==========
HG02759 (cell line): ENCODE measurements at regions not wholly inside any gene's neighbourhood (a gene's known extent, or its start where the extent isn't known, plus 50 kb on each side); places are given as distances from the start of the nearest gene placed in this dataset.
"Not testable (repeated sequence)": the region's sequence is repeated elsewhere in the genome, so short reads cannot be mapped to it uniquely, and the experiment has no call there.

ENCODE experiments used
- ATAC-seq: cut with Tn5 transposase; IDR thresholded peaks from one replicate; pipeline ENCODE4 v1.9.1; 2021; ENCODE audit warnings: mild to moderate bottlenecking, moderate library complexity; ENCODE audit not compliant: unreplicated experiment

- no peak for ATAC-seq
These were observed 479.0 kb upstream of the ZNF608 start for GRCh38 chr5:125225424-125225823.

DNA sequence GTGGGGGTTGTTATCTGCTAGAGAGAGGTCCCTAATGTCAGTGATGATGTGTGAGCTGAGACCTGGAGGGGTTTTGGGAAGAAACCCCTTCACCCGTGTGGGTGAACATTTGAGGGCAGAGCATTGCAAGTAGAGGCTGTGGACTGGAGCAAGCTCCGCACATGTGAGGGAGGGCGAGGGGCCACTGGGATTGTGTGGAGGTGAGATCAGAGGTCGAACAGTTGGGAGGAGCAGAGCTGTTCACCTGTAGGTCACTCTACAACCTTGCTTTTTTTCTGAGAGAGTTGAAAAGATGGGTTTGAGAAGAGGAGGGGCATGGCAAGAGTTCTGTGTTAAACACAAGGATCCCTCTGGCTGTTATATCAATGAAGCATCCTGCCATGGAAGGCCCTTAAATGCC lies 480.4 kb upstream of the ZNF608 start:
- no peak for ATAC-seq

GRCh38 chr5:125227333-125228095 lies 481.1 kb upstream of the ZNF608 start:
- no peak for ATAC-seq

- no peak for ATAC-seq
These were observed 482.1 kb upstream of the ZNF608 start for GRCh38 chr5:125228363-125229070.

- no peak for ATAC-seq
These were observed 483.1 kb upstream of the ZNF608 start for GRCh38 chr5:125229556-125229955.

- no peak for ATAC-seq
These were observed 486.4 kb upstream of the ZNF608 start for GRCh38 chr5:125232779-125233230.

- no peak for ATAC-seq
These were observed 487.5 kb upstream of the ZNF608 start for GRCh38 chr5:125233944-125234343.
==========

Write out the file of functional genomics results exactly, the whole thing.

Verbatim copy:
HG02759 (cell line): ENCODE measurements at regions not wholly inside any gene's neighbourhood (a gene's known extent, or its start where the extent isn't known, plus 50 kb on each side); places are given as distances from the start of the nearest gene placed in this dataset.
"Not testable (repeated sequence)": the region's sequence is repeated elsewhere in the genome, so short reads cannot be mapped to it uniquely, and the experiment has no call there.

ENCODE experiments used
- ATAC-seq: cut with Tn5 transposase; IDR thresholded peaks from one replicate; pipeline ENCODE4 v1.9.1; 2021; ENCODE audit warnings: mild to moderate bottlenecking, moderate library complexity; ENCODE audit not compliant: unreplicated experiment

- no peak for ATAC-seq
These were observed 479.0 kb upstream of the ZNF608 start for GRCh38 chr5:125225424-125225823.

DNA sequence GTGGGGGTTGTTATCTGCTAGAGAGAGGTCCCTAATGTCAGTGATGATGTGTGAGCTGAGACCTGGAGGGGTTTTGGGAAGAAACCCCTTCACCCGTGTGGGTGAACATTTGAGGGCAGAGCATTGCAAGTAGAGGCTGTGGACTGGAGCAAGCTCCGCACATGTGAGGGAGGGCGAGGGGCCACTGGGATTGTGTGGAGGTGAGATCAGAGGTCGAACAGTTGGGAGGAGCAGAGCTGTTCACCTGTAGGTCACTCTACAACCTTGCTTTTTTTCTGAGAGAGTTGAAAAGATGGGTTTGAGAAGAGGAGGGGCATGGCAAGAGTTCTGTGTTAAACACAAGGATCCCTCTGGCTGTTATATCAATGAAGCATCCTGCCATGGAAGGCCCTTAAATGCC lies 480.4 kb upstream of the ZNF608 start:
- no peak for ATAC-seq

GRCh38 chr5:125227333-125228095 lies 481.1 kb upstream of the ZNF608 start:
- no peak for ATAC-seq

- no peak for ATAC-seq
These were observed 482.1 kb upstream of the ZNF608 start for GRCh38 chr5:125228363-125229070.

- no peak for ATAC-seq
These were observed 483.1 kb upstream of the ZNF608 start for GRCh38 chr5:125229556-125229955.

- no peak for ATAC-seq
These were observed 486.4 kb upstream of the ZNF608 start for GRCh38 chr5:125232779-125233230.

- no peak for ATAC-seq
These were observed 487.5 kb upstream of the ZNF608 start for GRCh38 chr5:125233944-125234343.